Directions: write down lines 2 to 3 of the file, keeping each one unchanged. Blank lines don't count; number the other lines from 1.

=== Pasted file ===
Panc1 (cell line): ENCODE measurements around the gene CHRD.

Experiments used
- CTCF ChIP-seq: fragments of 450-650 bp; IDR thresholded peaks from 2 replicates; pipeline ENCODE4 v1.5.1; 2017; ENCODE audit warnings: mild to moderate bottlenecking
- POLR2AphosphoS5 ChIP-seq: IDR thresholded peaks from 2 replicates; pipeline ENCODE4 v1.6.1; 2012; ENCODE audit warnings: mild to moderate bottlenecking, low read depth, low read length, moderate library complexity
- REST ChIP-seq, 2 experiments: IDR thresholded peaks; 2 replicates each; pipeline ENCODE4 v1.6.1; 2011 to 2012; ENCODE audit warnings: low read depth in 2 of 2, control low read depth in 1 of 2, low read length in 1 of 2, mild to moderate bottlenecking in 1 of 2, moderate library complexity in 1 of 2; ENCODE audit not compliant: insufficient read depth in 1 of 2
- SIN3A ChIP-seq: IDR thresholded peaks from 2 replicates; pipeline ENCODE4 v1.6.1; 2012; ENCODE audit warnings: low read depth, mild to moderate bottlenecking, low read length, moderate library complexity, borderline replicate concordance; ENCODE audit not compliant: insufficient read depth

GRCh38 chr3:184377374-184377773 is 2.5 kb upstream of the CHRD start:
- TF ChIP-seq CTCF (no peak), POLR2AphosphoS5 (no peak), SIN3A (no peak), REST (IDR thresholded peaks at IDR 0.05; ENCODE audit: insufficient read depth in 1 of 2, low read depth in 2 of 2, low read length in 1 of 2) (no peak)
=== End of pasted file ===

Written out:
Experiments used
- CTCF ChIP-seq: fragments of 450-650 bp; IDR thresholded peaks from 2 replicates; pipeline ENCODE4 v1.5.1; 2017; ENCODE audit warnings: mild to moderate bottlenecking